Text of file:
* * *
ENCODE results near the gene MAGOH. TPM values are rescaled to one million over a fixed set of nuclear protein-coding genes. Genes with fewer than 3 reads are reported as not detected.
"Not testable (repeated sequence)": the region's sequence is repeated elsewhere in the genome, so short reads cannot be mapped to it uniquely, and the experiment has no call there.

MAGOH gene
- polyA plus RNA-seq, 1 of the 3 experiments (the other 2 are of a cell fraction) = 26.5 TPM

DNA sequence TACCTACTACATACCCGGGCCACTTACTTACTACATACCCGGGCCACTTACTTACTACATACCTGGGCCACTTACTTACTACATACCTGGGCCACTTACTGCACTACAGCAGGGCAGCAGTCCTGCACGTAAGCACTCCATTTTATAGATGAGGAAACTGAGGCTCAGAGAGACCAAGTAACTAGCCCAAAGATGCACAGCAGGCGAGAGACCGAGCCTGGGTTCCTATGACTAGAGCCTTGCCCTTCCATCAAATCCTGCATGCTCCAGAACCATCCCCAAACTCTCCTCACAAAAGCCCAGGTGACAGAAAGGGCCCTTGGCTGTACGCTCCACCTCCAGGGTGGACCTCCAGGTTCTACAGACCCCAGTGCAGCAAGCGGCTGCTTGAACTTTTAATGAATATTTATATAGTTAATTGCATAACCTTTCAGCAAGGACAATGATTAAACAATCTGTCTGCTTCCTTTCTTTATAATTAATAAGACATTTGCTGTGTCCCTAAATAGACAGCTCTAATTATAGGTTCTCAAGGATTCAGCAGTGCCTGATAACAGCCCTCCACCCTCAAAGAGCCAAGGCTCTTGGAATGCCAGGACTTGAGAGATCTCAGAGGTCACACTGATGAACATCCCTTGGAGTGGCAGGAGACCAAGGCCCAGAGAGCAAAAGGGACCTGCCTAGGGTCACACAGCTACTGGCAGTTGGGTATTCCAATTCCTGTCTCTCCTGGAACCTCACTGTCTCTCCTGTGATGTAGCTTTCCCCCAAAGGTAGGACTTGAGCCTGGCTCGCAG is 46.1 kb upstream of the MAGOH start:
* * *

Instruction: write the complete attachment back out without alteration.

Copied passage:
ENCODE results near the gene MAGOH. TPM values are rescaled to one million over a fixed set of nuclear protein-coding genes. Genes with fewer than 3 reads are reported as not detected.
"Not testable (repeated sequence)": the region's sequence is repeated elsewhere in the genome, so short reads cannot be mapped to it uniquely, and the experiment has no call there.

MAGOH gene
- polyA plus RNA-seq, 1 of the 3 experiments (the other 2 are of a cell fraction) = 26.5 TPM

DNA sequence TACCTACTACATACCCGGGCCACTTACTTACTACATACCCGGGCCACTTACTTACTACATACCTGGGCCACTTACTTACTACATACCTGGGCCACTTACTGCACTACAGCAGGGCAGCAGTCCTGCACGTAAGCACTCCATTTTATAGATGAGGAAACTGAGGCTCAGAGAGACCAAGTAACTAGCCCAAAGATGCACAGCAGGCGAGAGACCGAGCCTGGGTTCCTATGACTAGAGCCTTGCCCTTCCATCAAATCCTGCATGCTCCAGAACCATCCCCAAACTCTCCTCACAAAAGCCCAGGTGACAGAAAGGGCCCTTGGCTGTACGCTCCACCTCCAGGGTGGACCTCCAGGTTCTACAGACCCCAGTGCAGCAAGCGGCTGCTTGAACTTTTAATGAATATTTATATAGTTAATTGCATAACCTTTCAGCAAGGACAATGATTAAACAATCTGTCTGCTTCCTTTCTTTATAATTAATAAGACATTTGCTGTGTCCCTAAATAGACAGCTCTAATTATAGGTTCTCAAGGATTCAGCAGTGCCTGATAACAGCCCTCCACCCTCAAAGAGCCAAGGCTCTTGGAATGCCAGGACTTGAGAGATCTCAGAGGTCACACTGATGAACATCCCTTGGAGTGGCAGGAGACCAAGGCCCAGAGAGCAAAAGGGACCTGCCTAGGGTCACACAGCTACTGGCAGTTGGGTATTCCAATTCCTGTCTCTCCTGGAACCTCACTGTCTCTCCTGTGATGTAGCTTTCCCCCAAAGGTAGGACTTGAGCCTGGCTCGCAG is 46.1 kb upstream of the MAGOH start: